Private Data Object
A limited number of private data objects are available on each system for the purpose of storing information in a protected, encrypted, fashion.
Private data objects are provided primarily to support storage of server account passwords. This is useful for servers that run in a specific account. The password of the server account is private data that should be secured but is needed to log the server on.
Private data objects may be general purpose, or they may be one of three specialized types: local, global, and machine.
Local private data objects can only be read locally from the computer storing the object. Attempting to read them remotely results in a STATUS_ACCESS_DENIED error. Local private data objects have key names that begin with the prefix "L$". In addition to the local private objects you create, the operating system defines the following local private objects: $machine.acc, SAC, SAI, and SANSC.
Global private data objects are global in the sense that if they are created on a domain controller, they will be automatically replicated to all domain controllers in that domain. In other words, each domain controller in that domain will have access to the values the global private data object contains. In contrast, global private data objects created on a system that is not a domain controller, as well as nonglobal private data objects, are not replicated. Global private data objects have key names beginning with "G$".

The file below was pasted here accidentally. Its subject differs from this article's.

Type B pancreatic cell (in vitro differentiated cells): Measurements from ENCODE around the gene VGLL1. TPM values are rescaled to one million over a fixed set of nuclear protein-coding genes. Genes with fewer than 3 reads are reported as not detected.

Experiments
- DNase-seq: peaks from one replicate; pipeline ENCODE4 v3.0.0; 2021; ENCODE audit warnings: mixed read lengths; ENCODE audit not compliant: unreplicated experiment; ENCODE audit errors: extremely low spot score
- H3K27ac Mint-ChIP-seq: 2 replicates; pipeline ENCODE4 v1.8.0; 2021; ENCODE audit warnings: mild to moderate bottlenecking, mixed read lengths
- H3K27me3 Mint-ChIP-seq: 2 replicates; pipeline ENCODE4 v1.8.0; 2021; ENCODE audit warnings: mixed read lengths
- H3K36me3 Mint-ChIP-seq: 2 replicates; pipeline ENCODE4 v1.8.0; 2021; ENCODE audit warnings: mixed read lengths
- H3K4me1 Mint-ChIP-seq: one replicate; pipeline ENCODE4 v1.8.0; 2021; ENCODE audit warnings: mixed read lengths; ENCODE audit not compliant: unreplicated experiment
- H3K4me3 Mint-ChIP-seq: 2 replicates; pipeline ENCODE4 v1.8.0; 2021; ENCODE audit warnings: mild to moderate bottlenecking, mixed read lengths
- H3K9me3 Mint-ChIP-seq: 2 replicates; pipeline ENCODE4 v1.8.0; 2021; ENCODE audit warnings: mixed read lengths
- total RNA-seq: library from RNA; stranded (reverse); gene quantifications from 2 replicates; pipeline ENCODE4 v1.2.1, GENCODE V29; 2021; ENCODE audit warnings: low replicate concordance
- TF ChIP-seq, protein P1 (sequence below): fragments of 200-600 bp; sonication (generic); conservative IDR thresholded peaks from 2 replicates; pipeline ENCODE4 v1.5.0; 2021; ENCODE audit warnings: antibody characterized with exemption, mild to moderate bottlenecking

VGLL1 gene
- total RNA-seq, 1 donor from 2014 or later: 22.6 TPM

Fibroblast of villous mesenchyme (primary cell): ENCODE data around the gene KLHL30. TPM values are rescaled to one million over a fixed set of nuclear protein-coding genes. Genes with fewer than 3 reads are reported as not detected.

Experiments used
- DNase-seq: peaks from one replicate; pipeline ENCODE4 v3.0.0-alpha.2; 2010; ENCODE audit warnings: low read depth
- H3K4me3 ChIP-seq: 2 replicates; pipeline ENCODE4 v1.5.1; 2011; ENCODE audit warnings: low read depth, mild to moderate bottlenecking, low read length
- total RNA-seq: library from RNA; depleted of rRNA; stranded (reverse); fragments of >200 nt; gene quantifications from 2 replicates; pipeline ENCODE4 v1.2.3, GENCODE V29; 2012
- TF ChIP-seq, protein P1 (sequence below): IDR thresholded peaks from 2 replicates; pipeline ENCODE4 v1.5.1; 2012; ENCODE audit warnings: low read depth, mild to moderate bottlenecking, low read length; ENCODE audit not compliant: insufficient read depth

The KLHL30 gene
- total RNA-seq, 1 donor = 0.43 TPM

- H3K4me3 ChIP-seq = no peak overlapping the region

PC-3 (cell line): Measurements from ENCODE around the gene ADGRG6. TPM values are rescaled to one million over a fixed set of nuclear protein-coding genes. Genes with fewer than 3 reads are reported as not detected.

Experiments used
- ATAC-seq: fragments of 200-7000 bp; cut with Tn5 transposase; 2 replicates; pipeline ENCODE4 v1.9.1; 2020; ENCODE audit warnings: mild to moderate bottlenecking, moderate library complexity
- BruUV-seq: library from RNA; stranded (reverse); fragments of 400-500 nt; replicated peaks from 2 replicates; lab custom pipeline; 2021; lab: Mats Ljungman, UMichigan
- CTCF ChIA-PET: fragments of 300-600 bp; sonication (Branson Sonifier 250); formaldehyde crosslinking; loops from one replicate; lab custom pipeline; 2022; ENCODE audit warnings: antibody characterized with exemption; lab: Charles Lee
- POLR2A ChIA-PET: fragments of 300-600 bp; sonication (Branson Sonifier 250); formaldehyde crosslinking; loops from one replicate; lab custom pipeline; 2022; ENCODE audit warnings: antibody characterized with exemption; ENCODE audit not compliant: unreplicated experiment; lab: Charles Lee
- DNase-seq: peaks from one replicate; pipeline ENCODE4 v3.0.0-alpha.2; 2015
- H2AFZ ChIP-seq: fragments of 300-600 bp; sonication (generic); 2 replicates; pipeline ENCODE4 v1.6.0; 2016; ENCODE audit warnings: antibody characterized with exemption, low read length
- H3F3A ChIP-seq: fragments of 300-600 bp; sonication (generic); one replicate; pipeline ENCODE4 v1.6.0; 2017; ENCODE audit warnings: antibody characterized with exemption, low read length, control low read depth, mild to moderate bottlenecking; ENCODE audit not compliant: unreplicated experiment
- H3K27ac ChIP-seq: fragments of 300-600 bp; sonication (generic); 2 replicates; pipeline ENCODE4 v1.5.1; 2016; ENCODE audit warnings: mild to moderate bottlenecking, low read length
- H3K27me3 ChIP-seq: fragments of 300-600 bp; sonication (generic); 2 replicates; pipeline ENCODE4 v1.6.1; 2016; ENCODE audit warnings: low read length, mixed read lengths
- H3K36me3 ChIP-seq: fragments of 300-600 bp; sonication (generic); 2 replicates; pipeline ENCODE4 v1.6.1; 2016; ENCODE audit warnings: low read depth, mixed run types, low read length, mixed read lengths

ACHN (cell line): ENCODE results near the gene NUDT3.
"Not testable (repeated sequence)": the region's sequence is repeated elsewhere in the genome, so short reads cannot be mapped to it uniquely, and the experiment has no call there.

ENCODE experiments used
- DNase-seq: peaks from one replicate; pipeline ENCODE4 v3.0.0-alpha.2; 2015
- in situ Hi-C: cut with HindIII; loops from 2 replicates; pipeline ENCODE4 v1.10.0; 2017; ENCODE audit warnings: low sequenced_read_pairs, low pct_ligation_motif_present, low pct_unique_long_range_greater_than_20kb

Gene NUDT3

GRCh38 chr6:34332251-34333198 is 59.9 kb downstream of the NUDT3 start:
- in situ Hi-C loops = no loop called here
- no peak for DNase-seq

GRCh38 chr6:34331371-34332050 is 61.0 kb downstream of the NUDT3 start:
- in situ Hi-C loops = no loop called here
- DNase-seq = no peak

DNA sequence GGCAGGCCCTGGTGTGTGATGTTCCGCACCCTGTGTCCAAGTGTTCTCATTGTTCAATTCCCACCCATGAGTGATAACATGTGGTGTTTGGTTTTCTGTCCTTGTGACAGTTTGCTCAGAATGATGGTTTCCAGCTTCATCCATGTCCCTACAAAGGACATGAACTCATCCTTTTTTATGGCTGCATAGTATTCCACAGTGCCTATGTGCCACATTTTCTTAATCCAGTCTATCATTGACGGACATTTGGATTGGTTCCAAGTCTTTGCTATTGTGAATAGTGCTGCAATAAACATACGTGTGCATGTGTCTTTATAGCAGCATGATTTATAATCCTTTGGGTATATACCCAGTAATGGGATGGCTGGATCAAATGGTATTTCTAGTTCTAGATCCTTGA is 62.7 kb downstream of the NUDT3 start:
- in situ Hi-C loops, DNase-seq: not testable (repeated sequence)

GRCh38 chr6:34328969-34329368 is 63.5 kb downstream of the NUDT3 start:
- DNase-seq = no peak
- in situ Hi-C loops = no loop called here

Machine private data objects can be accessed only by the operating system. These objects have key names that begin with "M$".
Note You can set, but you cannot retrieve, machine private data objects.
In addition to these prefixes, the following values also indicate local or machine objects. These values are supported for backward compatibility and should not be used when you create new local or machine objects. The key name of local private data objects may also start with "RasDialParms" or "RasCredentials". The key name for machine objects may also start with, "NL$" or "_sc_".
Private data objects that are not one of the preceding specialized types use key names that do not start with a prefix. These objects are not replicated and can be read either locally or remotely by applications.